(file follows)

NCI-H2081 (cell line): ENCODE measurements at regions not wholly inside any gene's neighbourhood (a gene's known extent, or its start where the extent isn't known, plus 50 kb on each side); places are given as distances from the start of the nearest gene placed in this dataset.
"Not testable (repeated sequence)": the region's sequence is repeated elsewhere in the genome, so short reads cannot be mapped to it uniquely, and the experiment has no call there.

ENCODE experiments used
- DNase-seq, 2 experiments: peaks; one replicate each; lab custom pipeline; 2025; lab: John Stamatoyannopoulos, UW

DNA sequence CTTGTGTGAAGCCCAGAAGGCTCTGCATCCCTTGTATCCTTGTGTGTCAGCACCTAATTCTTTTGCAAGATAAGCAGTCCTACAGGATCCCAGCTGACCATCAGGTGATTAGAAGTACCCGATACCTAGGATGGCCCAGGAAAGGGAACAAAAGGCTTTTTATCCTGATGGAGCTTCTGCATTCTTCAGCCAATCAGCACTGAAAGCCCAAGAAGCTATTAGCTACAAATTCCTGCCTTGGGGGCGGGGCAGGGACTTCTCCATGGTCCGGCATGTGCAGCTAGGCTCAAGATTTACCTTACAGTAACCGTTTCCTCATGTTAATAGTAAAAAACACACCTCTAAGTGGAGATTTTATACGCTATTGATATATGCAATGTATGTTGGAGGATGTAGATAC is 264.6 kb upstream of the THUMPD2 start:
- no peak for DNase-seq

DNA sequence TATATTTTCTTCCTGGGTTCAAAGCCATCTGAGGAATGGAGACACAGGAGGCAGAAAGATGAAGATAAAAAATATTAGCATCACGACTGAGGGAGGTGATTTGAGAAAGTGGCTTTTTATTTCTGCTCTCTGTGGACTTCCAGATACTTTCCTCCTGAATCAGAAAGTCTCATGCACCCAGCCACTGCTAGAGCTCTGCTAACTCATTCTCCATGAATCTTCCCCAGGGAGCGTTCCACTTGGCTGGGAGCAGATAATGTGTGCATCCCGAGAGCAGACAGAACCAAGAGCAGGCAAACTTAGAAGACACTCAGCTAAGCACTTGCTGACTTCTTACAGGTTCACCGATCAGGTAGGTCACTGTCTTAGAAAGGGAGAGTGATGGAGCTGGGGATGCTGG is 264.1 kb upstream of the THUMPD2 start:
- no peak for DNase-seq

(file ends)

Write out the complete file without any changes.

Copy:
NCI-H2081 (cell line): ENCODE measurements at regions not wholly inside any gene's neighbourhood (a gene's known extent, or its start where the extent isn't known, plus 50 kb on each side); places are given as distances from the start of the nearest gene placed in this dataset.
"Not testable (repeated sequence)": the region's sequence is repeated elsewhere in the genome, so short reads cannot be mapped to it uniquely, and the experiment has no call there.

ENCODE experiments used
- DNase-seq, 2 experiments: peaks; one replicate each; lab custom pipeline; 2025; lab: John Stamatoyannopoulos, UW

DNA sequence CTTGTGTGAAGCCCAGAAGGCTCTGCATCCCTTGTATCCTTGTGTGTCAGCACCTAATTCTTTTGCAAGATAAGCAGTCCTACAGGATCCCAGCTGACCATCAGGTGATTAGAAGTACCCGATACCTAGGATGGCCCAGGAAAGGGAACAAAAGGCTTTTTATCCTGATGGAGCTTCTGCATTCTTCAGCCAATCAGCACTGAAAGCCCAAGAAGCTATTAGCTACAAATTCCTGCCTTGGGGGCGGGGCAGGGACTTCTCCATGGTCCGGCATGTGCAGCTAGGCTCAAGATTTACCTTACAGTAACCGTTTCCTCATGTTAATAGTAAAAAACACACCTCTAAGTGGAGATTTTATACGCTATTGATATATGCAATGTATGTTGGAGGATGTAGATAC is 264.6 kb upstream of the THUMPD2 start:
- no peak for DNase-seq

DNA sequence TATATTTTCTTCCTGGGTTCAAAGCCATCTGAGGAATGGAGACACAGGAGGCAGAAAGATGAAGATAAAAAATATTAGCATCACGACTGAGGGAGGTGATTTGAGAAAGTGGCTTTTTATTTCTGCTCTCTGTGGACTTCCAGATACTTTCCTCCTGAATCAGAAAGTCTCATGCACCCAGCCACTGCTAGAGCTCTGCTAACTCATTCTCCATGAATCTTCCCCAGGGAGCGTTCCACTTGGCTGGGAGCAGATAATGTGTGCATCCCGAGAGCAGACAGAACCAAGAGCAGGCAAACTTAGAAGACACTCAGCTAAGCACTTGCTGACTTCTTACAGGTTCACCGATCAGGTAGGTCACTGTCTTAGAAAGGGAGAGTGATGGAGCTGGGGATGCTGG is 264.1 kb upstream of the THUMPD2 start:
- no peak for DNase-seq